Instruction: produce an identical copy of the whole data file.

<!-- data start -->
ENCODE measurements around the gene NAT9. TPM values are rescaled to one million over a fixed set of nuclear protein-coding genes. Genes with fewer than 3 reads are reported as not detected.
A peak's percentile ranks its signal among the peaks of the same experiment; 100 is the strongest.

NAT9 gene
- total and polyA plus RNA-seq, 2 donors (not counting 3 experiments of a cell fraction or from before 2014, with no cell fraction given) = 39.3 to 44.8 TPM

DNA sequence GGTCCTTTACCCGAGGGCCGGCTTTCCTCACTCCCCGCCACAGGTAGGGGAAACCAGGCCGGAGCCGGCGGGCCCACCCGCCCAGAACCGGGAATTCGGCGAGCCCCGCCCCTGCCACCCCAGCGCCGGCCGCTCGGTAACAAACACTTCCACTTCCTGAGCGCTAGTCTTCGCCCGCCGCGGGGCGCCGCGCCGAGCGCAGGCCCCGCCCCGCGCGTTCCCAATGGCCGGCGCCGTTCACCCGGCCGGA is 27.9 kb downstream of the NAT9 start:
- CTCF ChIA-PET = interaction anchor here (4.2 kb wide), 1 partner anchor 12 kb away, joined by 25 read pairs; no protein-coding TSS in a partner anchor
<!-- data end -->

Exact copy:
ENCODE measurements around the gene NAT9. TPM values are rescaled to one million over a fixed set of nuclear protein-coding genes. Genes with fewer than 3 reads are reported as not detected.
A peak's percentile ranks its signal among the peaks of the same experiment; 100 is the strongest.

NAT9 gene
- total and polyA plus RNA-seq, 2 donors (not counting 3 experiments of a cell fraction or from before 2014, with no cell fraction given) = 39.3 to 44.8 TPM

DNA sequence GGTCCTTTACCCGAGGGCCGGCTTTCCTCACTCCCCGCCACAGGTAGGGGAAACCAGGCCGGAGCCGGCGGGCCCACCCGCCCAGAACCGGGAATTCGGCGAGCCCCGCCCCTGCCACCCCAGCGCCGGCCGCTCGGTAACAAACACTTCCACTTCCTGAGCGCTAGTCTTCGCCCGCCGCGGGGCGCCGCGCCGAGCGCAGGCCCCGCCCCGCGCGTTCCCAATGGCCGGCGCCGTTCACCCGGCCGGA is 27.9 kb downstream of the NAT9 start:
- CTCF ChIA-PET = interaction anchor here (4.2 kb wide), 1 partner anchor 12 kb away, joined by 25 read pairs; no protein-coding TSS in a partner anchor